3. I totally understand the mindset. I like the challenge of difficult dogs. If someone says their dog won't obey, I want to work with them. And even though I'm not a groomer, when I hear that a dog doesn't like it's nails clipped, I immediately want to try. I like a challenge.

    BUT it probably isn't a bad idea to make sure you don't have so much on your schedule that you wear yourself out. ;)

    1. You're right Jackie,
      I can't do them all....now, I just have to remember that the next time someone calls with a difficult dog :/
      Lisa, MFF

  4. Hi i tried to comment before but disappeared into cyber space here goes again. i hope you feel better soon from the bite. you surely saved the dog a lot of pain from hurting himelf. in the zone dogs have been known to suicide off the table or hang themself. Thanks so much for your blog i look forward to reading everyday! i learn so much and dont feel so alone that im not the only one going through the things you talk about. Thank you:)

    1. Hi Shelly,
      Your comments have to go through me before they show up. :) This helps me sort out spam. Sometimes it takes me a few days to post them. :/

      Thanks again for reading my blog. :)

  5. I feel your pain. I've gotten bit so bad that I had to go to the hospital and lost use of my hand for a few days (swelling around a nerve in my wrist caused my entire hand to go numb) and I'm STILL the only groomer in my shop that takes "bad" dogs. I'll never learn. I just want every dog to have the chance at a good grooming experience.

    Off topic. I searched your blog but couldn't find my answer. What shampoo do you use on dogs faces? Do you just use what you use on their bodies being careful not to get it in there eyes, or a special tearless shampoo? I use a hypo on there faces since that is all that's available to me but my faces never look as clean/fluffy as yours do, no matter how much i scrub :[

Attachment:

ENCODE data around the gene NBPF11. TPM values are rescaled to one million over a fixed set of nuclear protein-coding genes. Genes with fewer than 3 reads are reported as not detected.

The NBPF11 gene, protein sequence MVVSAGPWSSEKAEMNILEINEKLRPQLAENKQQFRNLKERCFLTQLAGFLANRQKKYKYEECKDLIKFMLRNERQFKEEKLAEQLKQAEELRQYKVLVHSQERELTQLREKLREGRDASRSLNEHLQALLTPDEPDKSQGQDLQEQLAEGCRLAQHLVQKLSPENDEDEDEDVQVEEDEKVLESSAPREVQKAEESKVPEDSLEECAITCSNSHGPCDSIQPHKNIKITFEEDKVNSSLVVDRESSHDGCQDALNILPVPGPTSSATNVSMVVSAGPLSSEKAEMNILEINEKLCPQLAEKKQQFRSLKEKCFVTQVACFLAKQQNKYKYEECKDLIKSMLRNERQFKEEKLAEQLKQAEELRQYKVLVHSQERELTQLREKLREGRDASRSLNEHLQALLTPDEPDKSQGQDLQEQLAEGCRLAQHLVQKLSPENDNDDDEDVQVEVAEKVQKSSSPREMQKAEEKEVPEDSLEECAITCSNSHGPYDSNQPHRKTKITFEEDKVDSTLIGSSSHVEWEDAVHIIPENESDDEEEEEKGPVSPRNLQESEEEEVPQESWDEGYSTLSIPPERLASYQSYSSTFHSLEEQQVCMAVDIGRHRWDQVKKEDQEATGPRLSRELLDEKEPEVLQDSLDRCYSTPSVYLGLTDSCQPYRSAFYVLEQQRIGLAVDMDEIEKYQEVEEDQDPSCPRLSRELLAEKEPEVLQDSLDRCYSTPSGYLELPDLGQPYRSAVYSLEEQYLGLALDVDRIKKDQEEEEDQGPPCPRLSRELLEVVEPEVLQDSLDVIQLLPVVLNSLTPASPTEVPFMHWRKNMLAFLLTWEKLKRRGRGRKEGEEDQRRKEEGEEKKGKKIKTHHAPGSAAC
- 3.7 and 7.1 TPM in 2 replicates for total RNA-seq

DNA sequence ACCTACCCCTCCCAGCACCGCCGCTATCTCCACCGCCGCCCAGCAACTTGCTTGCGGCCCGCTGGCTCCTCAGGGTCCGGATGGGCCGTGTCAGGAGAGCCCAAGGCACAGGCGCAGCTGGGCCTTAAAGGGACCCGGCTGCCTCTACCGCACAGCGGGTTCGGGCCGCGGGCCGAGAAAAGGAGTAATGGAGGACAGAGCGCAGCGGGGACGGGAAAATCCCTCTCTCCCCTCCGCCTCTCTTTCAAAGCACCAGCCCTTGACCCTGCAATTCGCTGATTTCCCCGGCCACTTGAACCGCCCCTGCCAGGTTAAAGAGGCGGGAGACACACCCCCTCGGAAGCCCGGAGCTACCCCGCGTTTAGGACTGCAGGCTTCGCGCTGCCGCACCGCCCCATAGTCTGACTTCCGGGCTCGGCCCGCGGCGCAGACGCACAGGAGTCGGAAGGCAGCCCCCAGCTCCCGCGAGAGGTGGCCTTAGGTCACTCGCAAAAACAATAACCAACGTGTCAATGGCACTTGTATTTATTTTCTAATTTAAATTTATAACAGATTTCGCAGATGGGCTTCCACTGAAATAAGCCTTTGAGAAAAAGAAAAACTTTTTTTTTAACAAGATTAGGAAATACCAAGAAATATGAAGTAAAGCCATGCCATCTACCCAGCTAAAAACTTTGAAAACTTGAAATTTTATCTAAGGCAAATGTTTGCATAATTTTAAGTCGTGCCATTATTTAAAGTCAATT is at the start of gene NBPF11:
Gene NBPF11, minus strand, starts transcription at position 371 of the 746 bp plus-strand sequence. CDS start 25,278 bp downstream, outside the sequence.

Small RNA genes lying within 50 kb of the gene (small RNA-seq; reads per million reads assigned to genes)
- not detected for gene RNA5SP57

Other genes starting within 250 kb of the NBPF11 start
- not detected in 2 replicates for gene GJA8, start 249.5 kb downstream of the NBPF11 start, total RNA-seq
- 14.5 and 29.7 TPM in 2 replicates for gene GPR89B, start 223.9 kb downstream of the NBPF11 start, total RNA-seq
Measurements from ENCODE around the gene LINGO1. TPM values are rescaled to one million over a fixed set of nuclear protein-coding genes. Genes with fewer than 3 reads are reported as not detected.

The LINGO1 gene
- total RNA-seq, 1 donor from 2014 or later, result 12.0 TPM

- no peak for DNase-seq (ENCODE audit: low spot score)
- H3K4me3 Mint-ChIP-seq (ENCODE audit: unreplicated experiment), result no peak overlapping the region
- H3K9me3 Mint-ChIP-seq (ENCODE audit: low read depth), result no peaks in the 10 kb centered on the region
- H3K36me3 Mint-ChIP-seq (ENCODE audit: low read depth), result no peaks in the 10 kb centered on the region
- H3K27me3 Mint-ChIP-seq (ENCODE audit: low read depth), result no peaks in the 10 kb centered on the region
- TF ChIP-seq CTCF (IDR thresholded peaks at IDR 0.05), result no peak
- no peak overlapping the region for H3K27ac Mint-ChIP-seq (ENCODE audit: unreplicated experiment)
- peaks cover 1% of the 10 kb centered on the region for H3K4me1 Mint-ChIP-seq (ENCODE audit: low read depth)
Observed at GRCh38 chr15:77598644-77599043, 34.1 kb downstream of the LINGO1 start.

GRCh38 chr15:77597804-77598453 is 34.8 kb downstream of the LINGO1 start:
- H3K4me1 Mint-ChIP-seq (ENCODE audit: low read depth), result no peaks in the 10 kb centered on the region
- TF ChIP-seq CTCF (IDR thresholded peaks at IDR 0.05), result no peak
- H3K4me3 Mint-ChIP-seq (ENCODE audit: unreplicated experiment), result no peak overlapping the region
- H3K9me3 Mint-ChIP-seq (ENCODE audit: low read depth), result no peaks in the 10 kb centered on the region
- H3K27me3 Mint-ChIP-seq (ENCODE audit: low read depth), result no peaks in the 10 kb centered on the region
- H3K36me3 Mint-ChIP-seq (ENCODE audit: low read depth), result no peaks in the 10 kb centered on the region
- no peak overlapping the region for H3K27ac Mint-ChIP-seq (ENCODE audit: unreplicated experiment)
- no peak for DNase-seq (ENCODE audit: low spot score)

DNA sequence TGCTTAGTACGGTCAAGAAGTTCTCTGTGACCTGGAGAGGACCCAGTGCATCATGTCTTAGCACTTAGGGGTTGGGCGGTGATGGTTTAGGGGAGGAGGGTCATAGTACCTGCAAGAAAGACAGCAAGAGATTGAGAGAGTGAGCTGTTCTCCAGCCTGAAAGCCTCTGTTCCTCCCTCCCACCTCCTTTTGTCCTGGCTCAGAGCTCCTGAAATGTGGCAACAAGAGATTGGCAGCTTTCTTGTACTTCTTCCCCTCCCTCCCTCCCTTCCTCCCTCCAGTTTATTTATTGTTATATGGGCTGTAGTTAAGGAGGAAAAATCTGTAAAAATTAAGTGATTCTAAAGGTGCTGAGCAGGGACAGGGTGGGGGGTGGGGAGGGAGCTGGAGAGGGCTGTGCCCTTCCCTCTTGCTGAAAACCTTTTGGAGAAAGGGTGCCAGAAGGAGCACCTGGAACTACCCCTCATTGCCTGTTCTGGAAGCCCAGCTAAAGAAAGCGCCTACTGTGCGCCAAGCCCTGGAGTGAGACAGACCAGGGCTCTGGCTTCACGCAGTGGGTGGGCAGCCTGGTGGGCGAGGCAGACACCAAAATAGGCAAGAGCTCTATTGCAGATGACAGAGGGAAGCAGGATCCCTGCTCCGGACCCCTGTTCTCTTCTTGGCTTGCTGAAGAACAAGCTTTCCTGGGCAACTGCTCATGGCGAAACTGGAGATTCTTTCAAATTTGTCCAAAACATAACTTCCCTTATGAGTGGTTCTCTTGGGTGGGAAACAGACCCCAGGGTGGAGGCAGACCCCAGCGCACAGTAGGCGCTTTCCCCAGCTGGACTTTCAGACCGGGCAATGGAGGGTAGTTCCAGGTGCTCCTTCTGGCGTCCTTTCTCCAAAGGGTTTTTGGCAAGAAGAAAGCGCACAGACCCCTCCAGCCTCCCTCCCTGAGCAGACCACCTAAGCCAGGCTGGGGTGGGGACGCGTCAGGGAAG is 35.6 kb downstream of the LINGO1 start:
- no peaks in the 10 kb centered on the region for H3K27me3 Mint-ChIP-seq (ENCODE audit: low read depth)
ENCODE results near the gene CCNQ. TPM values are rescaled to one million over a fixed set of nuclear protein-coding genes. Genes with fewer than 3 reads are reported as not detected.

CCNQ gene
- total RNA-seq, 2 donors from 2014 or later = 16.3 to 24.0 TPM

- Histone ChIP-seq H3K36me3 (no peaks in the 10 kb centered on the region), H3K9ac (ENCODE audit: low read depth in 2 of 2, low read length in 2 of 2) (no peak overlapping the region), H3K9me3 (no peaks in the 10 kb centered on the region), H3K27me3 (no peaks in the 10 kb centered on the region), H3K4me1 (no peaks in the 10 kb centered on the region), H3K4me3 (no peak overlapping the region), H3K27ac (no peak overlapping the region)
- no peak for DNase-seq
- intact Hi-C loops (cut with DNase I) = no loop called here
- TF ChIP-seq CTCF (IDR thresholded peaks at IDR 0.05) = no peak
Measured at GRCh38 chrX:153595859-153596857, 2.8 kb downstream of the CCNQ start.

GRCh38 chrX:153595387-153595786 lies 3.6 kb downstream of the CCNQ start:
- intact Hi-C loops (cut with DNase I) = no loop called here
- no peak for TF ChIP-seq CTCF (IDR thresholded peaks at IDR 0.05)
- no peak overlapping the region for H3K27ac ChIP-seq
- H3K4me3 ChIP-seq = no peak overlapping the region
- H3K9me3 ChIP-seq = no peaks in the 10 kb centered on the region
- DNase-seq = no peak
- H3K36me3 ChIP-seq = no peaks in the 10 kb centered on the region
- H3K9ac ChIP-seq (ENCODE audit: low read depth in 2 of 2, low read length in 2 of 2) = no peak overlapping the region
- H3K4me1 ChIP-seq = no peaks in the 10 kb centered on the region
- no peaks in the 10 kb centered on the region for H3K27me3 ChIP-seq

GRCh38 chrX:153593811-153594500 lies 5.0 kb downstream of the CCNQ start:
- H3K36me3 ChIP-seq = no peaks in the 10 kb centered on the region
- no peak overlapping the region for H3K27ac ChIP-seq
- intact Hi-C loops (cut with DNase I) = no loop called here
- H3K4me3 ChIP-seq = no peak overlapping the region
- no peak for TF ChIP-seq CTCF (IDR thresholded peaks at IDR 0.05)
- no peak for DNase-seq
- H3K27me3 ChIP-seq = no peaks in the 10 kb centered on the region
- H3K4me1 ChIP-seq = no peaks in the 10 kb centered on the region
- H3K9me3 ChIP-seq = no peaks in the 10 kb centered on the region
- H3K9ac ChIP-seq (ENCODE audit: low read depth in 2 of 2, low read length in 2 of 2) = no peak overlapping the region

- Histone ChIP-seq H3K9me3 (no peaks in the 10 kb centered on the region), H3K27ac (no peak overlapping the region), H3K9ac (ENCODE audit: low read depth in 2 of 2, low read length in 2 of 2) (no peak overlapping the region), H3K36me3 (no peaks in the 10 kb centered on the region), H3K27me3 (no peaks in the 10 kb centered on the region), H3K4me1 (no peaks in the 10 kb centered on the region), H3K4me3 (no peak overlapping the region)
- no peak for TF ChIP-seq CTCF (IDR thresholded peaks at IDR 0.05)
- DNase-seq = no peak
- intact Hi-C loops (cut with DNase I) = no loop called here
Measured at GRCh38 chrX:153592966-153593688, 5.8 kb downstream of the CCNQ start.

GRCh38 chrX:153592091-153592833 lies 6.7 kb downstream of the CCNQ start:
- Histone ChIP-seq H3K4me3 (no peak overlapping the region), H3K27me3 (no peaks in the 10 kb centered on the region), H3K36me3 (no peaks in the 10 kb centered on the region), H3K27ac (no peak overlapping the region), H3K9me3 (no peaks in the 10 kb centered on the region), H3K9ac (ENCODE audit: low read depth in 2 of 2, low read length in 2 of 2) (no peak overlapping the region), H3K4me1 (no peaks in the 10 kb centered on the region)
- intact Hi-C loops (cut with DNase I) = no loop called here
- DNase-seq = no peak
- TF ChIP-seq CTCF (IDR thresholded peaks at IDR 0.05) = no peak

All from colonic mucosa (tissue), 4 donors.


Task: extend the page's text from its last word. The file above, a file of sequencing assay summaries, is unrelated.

1. Hi Amanda,
      I use just about any of the shampoos that I have in my shop on faces. Some are tearless, some are not. I am very careful when soaping up the dogs around the eyes, and have not ever had a problem. (knock on wood) If a dog ever turns at the wrong time and gets shampoo in the eyes, I immediately rinse the eye out, and the dog is fine. I have had a number of dogs splash the shampoo into my eyes and have not had any problems. I think that most of the dog shampoos out there are geared towards being easy on the eyes.

      Anyway, to answer your question. I love 'Green Grooms Oder Eliminator' for faces. It cuts through those yucky slobber smells around the mouth. I like to soap up the face first and then soap it up a second time and let the shampoo sit while I am soaping up the rest of the body.

      Here is a link for the 'Green Groom':

      If I have a dog with a tacky face, I will shampoo it three times. Once with a regular shampoo, a second time with 'Coat Handler Clarifying shampoo', then my finial shampoo is the Green Groom. I am a nut about a clean face.

      Here is a link for the 'Coat Handler Clarifying shampoo':

      I hope that this helps. :)

  6. Does it help you to know you arent the only one? I have had the same week I'm exhausted. I can only hope next week is only sweeties. :).

    1. Yes Lauren,
      It always helps to know that you are not the only one. :) I hope that next week is better for you too. :)
      Lisa, MFF

  7. I heard there are safe oils to use in dogs eyes to help keep shampoo and conditioner out of their eyes, but I haven't had an issue with it.

    Your life is your hands! Maybe tone down on the amount of difficult dogs, I think all your readers would be sad if they couldn't read your blog anymore if you were injured. I had a really difficult pug, for nails, and apparently other groomers refuse to do the nails as well. I talked to the owner and we worked out something nice. I would do my best to finish the nails, but she has to play with the dogs paws daily, and really work on touching the nails.

    After 2 months, the puppy doesn't flip out anymore. Yes, she doesn't like her nails done, but now it only takes me to do them :) and not two!

    1. Hi Tong,
      I have made the same suggestion to owners before myself, and it has worked with some dogs. I also talked to this owner about playing with the feet. Unfortunately, this dog has somehow been really traumatize with the feet.
      Lisa, MFF

  8. I hope you're okay! I've had my little dog do this to me before when she gets scared or if I accidentally scare her out of no where. ICE ICE ICE!

    1. Hi Dog and Cat Owner,
      Thanks. I am doing fine. :)
      Lisa, MFF